This past weekend, Karl Rove accused President Barack Obama of creating an "enemies list." The former George W. Bush strategist did so after the president and the Democratic National Committee attacked the efforts of Rove, Ed Gillespie (another former Bush aide), and the Chamber of Commerce to exploit the Supreme Court's controversial Citizens United Supreme Court decision by pouring tens of millions in secret campaign cash into dozens of House and Senate races to help Republican candidates. But as David Corn points out in a PoliticsDaily.com column, Rove is mugging history to score a political point.
Calling out political opponents is not equivalent to drafting "an enemies list." For younger readers who may not be familiar with the term, it comes from Richard Nixon's heart of darkness. When Nixon was in the White House, his aides compiled what was officially known as the "Opponents List" or the "Political Enemies List." It was a secret roster. Its first iteration listed 20 names, including top Democratic fundraisers and strategists, the managing editor of The Los Angeles Times, two liberal Democratic members of Congress (Ron Dellums and John Conyers), CBS newsman Daniel Schorr, and actor Paul Newman. A subsequent list expanded Nixon's official enemies to several hundred people, including Ted Kennedy, Bill Cosby, Gregory Peck, football great Joe Namath, and the entire New York Times and Washington Post. A White House memo detailed the purpose of the list: "how we can use the available federal machinery to screw our political enemies." Think IRS audits.
By pointing a finger at Rove, Gillespie, and the Chamber of Commerce, Obama is not crafting a covert list of people to screw. He is trying to shame them into disclosing who is financing their multimillion-dollar campaigns to elect Republicans. Obama is correct when he decries the broken campaign finance system, which is easily swayed by special interests and wealthy folks. Under Citizens United, a billionaire industrialist who hates environmental regulations can flood a House or Senate race with ads (true or false) denouncing the candidate who supports environmental safeguards. The ads don't have to state who's behind them. The billionaire could hide behind a perfectly pleasant-sounding name: say, Citizens for Restoring American Progress. One sad truth of U.S. politics is that money and ads usually (though not always) do influence outcomes in congressional races. Consequently, secret funders have much clout and can shape American democracy. (Earlier this year, the House passed Obama-backed legislation that would force disclosure of contributions, but Republicans blocked it in the Senate.)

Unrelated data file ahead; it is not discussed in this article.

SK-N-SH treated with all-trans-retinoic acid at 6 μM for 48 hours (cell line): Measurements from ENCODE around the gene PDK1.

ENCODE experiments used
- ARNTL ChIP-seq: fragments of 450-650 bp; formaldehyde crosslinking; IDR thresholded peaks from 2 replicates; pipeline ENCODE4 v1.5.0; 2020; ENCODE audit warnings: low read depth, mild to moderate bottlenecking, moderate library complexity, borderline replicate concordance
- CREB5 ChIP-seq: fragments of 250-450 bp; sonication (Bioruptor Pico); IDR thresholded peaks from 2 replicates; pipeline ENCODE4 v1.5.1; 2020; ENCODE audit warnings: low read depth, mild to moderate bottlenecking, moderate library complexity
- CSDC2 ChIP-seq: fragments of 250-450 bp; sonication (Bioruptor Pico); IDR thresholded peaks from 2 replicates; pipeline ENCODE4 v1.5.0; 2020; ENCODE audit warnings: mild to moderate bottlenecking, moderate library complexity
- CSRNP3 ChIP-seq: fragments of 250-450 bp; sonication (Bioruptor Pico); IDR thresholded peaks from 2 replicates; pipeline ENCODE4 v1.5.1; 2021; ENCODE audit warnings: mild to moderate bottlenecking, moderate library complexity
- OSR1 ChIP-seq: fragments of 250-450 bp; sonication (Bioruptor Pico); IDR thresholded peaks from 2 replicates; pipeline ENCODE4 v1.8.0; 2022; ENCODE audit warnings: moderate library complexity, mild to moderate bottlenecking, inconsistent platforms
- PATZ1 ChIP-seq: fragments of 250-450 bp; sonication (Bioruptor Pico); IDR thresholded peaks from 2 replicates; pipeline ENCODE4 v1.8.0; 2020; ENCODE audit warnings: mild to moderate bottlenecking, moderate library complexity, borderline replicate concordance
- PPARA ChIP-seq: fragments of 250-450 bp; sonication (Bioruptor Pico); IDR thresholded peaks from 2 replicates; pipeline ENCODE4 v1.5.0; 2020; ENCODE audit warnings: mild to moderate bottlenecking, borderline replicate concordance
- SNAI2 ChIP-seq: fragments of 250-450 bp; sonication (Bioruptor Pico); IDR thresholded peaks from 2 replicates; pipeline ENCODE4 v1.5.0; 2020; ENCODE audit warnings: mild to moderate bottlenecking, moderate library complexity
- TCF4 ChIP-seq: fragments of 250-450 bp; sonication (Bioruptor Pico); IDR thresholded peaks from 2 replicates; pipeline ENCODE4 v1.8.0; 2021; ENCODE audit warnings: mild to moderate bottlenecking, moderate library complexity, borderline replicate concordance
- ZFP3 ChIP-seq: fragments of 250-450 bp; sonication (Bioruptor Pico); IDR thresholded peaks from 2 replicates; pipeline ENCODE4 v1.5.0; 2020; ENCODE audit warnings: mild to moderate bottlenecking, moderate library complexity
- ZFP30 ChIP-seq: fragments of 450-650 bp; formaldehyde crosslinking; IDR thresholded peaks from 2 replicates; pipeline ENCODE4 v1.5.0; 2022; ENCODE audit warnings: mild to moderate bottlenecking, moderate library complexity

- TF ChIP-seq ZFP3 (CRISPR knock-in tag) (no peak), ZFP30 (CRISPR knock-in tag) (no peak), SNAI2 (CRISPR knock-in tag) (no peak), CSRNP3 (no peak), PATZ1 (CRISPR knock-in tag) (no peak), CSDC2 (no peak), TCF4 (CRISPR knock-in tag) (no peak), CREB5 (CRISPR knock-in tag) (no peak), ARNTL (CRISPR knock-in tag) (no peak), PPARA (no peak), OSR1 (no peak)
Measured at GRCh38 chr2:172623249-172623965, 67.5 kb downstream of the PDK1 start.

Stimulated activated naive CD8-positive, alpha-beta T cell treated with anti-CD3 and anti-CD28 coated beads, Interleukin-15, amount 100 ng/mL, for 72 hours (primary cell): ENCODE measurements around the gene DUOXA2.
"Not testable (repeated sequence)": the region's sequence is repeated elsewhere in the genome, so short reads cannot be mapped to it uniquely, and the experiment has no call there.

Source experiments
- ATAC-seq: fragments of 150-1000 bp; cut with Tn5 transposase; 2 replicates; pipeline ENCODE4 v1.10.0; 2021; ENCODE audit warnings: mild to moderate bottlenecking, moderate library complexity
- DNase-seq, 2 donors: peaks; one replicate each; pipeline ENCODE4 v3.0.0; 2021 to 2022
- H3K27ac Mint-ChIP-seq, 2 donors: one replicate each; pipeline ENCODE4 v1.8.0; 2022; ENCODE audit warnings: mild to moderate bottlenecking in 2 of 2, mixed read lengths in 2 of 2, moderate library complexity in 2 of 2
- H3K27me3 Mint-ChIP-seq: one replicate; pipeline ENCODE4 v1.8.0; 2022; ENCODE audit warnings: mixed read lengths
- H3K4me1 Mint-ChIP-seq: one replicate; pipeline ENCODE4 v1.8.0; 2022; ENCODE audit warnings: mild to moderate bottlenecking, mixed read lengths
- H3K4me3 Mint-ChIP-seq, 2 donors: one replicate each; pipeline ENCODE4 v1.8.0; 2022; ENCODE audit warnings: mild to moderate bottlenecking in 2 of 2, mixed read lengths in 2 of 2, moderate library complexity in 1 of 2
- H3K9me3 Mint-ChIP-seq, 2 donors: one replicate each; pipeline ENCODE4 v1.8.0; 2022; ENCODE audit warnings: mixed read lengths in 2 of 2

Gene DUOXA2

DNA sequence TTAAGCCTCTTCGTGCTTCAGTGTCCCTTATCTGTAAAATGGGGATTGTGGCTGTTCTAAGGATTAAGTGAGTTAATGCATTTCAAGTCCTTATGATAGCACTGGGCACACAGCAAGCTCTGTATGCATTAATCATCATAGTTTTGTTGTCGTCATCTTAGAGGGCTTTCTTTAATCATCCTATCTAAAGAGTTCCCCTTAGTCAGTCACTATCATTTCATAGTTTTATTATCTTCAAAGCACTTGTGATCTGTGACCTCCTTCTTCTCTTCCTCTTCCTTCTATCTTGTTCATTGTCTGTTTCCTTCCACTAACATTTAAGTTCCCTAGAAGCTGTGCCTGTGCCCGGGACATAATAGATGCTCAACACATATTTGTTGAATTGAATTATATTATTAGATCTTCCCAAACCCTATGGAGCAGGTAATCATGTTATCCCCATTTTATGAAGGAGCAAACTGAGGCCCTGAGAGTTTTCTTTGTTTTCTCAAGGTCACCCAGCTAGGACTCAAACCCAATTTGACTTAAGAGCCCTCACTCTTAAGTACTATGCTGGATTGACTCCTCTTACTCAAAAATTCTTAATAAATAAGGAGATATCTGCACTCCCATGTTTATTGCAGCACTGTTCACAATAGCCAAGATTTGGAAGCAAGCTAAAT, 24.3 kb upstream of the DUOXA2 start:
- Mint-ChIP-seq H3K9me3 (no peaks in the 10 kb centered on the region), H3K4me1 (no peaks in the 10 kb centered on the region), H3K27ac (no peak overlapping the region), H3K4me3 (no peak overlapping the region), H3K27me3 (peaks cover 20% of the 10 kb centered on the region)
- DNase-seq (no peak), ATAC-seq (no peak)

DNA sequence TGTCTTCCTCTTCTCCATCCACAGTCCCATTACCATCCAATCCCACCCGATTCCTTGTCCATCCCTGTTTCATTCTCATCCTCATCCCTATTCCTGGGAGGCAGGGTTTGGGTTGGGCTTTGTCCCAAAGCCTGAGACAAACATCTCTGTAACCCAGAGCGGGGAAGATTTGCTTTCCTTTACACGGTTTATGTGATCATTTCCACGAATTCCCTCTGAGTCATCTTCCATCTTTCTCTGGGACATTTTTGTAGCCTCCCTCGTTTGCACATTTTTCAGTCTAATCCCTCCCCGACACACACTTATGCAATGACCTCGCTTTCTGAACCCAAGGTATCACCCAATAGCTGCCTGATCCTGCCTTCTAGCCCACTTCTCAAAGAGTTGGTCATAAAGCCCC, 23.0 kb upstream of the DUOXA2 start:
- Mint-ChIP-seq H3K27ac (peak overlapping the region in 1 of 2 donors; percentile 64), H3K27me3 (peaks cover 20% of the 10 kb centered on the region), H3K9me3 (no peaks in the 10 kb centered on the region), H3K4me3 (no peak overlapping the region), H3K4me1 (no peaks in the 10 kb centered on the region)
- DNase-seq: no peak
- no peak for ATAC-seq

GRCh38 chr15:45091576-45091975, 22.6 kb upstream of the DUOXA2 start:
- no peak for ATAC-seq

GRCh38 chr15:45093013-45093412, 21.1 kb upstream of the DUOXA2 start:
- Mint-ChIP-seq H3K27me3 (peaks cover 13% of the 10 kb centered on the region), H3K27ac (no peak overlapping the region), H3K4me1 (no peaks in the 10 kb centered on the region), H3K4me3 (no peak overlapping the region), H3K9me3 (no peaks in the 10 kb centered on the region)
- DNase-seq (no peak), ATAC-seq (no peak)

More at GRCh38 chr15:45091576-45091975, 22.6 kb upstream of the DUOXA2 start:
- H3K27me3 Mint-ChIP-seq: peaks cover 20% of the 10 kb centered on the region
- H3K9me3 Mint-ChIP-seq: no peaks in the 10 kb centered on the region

It is unlikely that Rove, Gillespie, the chamber, and others engaged in this covert politics will indeed be shamed by Obama and his Democratic allies into making their money men and women public. We can expect this debate to continue as Election Day nears. So if Rove wants to defend this practice of secret-cash politics, he should do so openly and not duck behind a canard. That is, let him explain why he shouldn't be on a list of the enemies of transparency and open and accountable government.
By falsely tagging Obama with a Nixon-like tactic, Rove, who came of age as a young GOP activist during the Tricky Dick years, is himself acting in a very Nixonian fashion.